Antibiotic Resistant Strains Of Klebsiella Pneumoniae

The study finding that antibiotic resistant strains of Klebsiella pneumoniae; an opportunistic pathogen that can cause respiratory and bloodstream infections in humans; are spreading through hospitals. But Certain strains of K. pneumoniae are more resistant to the carbapenem antibiotics; that representing the last line of the defence in treating infections and are therefore regarding as extremely drug resistant.

As per the there are 341 deaths in Europe were causing by carbapenem resistant K. pneumoniae in 2007; by 2015 the number of deaths had increasing six-fold to 2,094. The high number of deaths is down to the fact that once carbapenems are no longer effective against antibiotic resistant bacteria; there are few other options left. Infants, the elderly and immuno compromised individuals are particularly at risk.

The survey is the largest of its kind and is the first step towards consistent surveillance of carbapenem-resistant bacteria in Europe. More than 2,000 samples of K. pneumoniae were collecting from patients across the 244 hospitals and sending to the Wellcome Sanger Institute; where the genomes of 1,700 of them were sequencing. Researchers identified a small number of genes that, when expressed, can cause resistance to carbapenem antibiotics.

Antibiotic resistant strains

But public health is the recent emergence of a small number of ‘high-risk’ clones carrying one or more carbapenemase genes, which have spread rapidly. It is thought that the heavy use of antibiotics in hospitals favouring the spreading of these highly-resistant bacteria; which outcompete other strains that are more easily treatable with antibiotics.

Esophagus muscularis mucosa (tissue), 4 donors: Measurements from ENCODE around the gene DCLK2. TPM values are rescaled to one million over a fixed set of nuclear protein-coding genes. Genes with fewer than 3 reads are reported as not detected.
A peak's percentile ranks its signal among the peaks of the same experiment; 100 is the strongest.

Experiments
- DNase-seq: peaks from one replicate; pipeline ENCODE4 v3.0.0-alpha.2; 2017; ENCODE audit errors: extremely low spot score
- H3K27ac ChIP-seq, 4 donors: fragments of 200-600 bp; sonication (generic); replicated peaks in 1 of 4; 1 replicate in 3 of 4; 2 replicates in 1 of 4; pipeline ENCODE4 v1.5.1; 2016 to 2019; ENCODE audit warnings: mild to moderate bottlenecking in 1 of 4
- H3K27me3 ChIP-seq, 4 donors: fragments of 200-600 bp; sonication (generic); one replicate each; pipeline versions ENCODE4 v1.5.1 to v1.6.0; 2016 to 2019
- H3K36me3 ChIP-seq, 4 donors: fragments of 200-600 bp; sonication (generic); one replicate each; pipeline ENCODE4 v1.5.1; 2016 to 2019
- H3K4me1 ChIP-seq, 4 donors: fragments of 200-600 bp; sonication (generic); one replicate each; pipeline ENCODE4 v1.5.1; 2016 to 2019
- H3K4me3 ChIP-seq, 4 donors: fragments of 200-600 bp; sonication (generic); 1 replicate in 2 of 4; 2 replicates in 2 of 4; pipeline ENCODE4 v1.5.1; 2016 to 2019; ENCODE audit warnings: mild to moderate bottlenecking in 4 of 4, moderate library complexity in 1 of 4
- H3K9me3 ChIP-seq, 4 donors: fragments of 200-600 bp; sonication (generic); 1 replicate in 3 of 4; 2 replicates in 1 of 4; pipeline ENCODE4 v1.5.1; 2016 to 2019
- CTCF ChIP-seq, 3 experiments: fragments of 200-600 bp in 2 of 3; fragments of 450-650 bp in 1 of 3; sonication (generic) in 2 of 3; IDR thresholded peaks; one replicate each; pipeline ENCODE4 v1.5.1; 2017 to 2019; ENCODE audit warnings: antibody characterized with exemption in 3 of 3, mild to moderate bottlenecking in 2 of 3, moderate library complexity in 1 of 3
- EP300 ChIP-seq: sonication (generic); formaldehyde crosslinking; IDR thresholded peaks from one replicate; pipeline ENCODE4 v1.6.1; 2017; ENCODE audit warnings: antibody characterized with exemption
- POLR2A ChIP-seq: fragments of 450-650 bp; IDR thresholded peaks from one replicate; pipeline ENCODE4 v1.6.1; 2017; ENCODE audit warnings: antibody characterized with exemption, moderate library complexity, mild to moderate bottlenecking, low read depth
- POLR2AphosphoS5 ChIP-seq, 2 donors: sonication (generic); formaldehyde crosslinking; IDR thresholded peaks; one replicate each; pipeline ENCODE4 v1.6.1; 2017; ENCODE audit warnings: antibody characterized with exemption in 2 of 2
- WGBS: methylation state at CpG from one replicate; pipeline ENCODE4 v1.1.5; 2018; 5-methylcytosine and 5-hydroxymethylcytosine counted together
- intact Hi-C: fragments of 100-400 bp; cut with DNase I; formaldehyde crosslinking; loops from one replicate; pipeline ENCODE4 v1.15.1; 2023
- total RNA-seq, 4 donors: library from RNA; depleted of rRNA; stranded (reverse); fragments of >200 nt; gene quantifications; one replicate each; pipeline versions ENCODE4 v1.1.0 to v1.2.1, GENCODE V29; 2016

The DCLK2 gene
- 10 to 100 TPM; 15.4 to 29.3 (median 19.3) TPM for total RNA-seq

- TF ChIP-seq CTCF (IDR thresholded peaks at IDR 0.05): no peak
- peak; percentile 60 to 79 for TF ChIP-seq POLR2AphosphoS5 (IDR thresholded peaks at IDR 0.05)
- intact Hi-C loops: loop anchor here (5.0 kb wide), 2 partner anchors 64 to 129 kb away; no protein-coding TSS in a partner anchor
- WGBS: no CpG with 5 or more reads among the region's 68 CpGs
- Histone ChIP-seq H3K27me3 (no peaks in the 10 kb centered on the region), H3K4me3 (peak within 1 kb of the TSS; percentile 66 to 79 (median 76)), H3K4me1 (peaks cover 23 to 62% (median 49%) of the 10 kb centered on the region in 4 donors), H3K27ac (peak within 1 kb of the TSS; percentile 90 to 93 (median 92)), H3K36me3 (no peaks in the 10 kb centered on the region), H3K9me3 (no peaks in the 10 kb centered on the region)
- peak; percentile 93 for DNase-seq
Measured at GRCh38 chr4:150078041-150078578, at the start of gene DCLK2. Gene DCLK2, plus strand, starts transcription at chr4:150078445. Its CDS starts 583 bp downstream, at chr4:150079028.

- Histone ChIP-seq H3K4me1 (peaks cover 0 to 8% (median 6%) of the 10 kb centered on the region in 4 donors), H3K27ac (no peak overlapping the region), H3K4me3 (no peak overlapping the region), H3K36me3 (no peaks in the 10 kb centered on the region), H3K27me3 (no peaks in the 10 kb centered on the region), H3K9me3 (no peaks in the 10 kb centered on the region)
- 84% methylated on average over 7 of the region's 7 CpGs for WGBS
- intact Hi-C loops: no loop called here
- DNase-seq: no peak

The antibiotic resistance focuses on the spread of pathogens through humans, animals and the environment, including hospitals. But in the case of carbapenem resistant Klebsiella pneumoniae; our finding simply hospitals are the key facilitator of transmission over half of the samples; carrying a carbapenemase gene were closely relating to others collected from the same hospital; suggesting that the bacteria are spreading from person-to-person primarily within hospitals.

National healthcare systems

Antibiotic-resistant bacteria samples were also much more likely to be closely related to samples from a different hospital in the same country; rather than across countries suggesting that national healthcare systems as a whole play an important role in the spread of these antibiotic-resistant bacteria. Despite the clear threat that carbapenem-resistant K. pneumoniae pose to patients, more effective infection control in hospitals; including consideration of how patients move between hospitals and hygiene interventions, will have an impact.

MicroReact will help researchers and healthcare systems to chart the spread of antibiotic resistance in pathogens; like K. pneumoniae and monitor how they are evolving. Genomic surveillance will be key to tackling the new breeds of antibiotic-resistant pathogen strains that this study has identified. Currently, new strains are evolving almost as fast as we can sequence them. The goal to establish a robust network of genome sequencing hubs; will allow healthcare systems to much more quickly track the spread of these bacteria and how they’re evolving.